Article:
We're going to be stuck with editorial services, though that's no bad thing, and promotion and marketing, well, that will all be the same but different.


Ross Smith,

iTunes music does have DRM, afaik. It certainly did at the start, and as far as I know, at this point some of it does and some of it doesn't. The reason to believe books on the iPad and similar apple devices would have DRM is that the whole premise of the iPad is a closed platform with signed code all over the place. It could be that Apple will be selling books in unencrypted plaintext, but I, for one, will be extremely surprised.

Another reason why Apple would want DRMed books is that books are not its business, its business is selling hardware. Hardware is easier to sell when it can do something unique, like read ebooks from Apple's store.

I hope I'm wrong, and I think DMR in books is ultimately harder to uphold than with music, given that, at the end of the day, sufficiently motivated people can copy ithem by hand, as a last resort, but I've my doubts. The reason I brought up DRM is that it seems to me Amazon is not quite so wedded to that notion.


LafinJack @49: Sometime in the next 24 hours, the links will all change to Powell's ones, and Charlie will indeed be getting a kickback. In the short term, until the affiliate account is sorted, we've linked to IndieBound, which is an alliance of independent bookshops. He isn't an affiliate there, so gets no kickback from them, but there are warm fuzzies with knowing that your order will be shipped from a local independent bookshop.


Roger @52: In that set-up, the retailer and the publisher are one and the same, and is indeed varying prices in response to market conditions. The other company involved is just an agent, like an Avon Lady.


I still don`t understand what should prevent me from downloading this torrent

for free?

Unless ebooks will costs literally pennies, I don`t see why I should bother buying them.

It quite saddens me, actually, because I wanted to write a book myself someday. And I still want - I just don`t expect to get any profit from it anymore.


Am I missing something? I went to Amazon, searched for Kindle books put out by TOR, and there they were. From the article I found using Google, it sounded like they'd already been pulled. Has the bad press forced them to restore them, or what?


Anatoly: I can't stop you, but writing books is what pays my rent. If everybody downloads my books from [wherever], and nobody buys them, I won't make any money. So then I'll have to get a boring job like everybody else. And I won't have time to write those books -- it's time-consuming, hard work and I'll be busy earning a living.

Unlike musicians, authors don't get to go on tour and perform at sell-out live events to which they can shift hundreds or thousands of tickets.

(You might want to ponder the implications.)

Heather: You can still find Tor or Macmillan books on Amazon -- but if you look, you'll see they're from affiliates only, or second-hand; they're not selling them direct from Amazon's own warehouse/logistics operation.

(Note that you can also find them on,,, and so on. It's only the US store that's involved in this, just as it was only the UK store that was involved in the Hachette boycott last year.)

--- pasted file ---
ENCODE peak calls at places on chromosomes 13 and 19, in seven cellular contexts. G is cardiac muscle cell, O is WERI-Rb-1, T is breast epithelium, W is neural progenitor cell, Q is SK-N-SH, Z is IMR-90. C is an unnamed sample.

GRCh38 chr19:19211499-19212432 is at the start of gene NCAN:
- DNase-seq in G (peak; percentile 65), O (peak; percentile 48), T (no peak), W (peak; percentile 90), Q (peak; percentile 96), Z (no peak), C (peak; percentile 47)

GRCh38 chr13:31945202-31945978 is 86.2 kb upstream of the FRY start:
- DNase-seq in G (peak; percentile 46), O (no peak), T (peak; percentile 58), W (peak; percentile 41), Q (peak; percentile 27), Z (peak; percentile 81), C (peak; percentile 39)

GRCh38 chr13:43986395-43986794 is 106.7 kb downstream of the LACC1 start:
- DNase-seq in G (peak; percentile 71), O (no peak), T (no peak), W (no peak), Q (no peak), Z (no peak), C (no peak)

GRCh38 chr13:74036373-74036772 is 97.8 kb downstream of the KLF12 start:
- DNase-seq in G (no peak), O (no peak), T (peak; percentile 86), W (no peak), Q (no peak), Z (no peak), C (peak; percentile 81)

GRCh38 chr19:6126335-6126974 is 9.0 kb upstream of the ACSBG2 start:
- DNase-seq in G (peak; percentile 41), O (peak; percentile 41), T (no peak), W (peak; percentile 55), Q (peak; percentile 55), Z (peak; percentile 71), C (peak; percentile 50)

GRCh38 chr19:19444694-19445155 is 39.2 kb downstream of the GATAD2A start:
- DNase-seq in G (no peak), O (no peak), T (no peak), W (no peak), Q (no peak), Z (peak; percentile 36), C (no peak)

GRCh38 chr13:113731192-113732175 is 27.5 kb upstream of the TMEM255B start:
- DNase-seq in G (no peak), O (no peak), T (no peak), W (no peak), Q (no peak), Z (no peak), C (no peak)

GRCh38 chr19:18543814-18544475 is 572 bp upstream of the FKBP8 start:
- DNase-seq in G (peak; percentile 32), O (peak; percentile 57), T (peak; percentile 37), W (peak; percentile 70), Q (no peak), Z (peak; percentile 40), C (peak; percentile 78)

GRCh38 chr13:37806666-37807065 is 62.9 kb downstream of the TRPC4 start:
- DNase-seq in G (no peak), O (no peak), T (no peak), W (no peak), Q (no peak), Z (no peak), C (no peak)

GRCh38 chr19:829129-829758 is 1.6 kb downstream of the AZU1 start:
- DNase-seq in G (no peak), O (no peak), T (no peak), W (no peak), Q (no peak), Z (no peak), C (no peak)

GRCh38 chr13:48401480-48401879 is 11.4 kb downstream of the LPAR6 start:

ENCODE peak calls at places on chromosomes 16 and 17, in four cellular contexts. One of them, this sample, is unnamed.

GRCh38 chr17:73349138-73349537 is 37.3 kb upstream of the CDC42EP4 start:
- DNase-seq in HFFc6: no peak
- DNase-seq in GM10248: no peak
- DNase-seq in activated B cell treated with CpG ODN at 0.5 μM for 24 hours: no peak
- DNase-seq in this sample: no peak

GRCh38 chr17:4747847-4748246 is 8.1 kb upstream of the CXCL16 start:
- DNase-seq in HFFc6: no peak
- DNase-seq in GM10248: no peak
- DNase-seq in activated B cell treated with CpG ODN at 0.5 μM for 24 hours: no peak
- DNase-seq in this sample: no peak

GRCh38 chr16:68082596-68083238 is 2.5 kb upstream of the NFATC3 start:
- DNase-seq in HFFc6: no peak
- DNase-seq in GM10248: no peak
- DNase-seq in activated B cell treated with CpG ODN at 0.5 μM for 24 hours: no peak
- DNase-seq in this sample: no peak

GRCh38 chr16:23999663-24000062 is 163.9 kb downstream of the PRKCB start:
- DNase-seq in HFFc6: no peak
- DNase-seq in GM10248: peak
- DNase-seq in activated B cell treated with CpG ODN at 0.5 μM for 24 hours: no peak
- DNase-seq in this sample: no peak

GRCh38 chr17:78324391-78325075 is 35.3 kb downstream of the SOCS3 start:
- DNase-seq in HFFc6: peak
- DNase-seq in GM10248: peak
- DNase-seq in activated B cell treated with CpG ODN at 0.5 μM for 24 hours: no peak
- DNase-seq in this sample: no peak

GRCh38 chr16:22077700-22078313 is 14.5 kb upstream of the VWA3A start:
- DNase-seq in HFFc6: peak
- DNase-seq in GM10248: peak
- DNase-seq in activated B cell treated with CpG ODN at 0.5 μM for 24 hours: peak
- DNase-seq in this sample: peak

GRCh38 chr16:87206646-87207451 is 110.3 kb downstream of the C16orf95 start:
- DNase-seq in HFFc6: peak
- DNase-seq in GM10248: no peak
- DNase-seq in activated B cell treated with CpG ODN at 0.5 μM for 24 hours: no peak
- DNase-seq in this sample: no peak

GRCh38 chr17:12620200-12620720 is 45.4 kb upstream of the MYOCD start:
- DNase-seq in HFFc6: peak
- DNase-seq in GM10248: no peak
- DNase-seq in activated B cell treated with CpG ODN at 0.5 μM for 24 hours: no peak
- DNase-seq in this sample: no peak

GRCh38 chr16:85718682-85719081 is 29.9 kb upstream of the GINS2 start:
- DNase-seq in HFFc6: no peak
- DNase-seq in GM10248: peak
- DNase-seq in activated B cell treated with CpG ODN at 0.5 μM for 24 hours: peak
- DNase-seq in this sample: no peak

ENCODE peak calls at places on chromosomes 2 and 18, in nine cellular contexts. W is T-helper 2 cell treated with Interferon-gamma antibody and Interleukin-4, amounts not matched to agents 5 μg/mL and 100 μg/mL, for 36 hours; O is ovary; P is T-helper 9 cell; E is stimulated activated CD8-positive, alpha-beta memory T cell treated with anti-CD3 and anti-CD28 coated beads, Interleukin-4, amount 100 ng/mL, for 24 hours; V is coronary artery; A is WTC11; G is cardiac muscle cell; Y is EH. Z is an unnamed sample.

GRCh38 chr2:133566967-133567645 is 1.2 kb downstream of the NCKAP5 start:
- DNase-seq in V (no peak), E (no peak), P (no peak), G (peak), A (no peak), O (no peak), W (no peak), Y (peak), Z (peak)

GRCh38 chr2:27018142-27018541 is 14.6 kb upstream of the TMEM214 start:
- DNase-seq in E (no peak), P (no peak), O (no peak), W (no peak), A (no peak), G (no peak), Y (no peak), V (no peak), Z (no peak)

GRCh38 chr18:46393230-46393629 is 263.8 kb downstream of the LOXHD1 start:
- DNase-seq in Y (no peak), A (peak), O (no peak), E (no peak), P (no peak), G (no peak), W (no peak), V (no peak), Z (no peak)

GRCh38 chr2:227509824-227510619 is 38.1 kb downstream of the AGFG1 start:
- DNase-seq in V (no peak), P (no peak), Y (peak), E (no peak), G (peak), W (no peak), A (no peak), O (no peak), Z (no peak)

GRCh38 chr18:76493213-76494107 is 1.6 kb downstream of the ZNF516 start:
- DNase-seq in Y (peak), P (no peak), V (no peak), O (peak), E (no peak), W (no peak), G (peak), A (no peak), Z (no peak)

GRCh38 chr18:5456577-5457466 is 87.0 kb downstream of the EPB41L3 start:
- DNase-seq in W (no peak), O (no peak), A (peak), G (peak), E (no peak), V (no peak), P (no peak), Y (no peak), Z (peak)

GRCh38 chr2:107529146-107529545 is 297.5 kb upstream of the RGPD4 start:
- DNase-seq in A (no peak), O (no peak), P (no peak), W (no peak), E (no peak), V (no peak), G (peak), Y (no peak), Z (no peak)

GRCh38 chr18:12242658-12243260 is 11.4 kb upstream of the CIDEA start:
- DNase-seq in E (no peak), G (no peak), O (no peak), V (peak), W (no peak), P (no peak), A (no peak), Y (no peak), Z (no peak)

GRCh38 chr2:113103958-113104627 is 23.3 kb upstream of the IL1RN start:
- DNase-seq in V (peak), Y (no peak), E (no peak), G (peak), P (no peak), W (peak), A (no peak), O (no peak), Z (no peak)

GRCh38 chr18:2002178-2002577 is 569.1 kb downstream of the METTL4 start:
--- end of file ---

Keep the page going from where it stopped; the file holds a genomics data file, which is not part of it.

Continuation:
I understand the implications, but with your books available for free, choosing to buy them is exactly the same as choosing to donate money to you.

Can you still pay rent with your business based on donations?


I'm guessing you didn't read "FAQ: Why is there no tipjar?"



The point I was trying to get across, in a world where books are free, buying them is the same as donating.


#include <informationwantstobefreedoesnotmeanwhatyouthinkitmeans.h>;

That's a topic for another blog entry, I think. (Let's just say that in the sentence "information wants to be free" there are no less than three sub-clauses or words with ambiguous, multiple meanings, and I really need to read Jaron Lanier's new book.)


I`m not sure if information, not being a person, can want anything.


Indeed. So why is that slogan so popular? And with whom?


I think it is popular with people who dont want to pay for information, but cant silence their conscience without an excuse. Hypocrites, in other words.

I dont like being a hypocrite, so I just call myself a thief. Im immoral, but at least I`m honest with myself. 8-)


and get round to flexible pricing on books: start selling high, then drop the price incrementally with much higher granularity than is currently possible.

As is done at department stores for bed linens, for example. As items age, the seller reduces their prices.


I have every book of yours I can find here - in paper, in hard cover wherever possible. Not one was bought from Amazon: I support my local small bookshops relentlessly to the extent of waiting for them to order a title that is on the shelf at Chapters. Not much else I can do but I try. I think I've made maybe two purchases (a CD & a DVD) from Amazon in my life. I know I don't represent much of a loss of business to them but lost I am.


I'm not sure if readers get updates on your comments, Mr. Stross, but Tobias Buckell did a long, lucid, deeply awesome post about the cost of producing ebooks and why MacMillan's model makes sense to him:

And thanks for all you've written about this.



I prefer reading your books on a Kindle to a backlit screen. Sorry, but the experience is better, and it makes me want to buy more of your books. Without the Kindle, I'll go to the library.



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This page contains a single entry by Charlie Stross published on January 30, 2010 4:01 PM.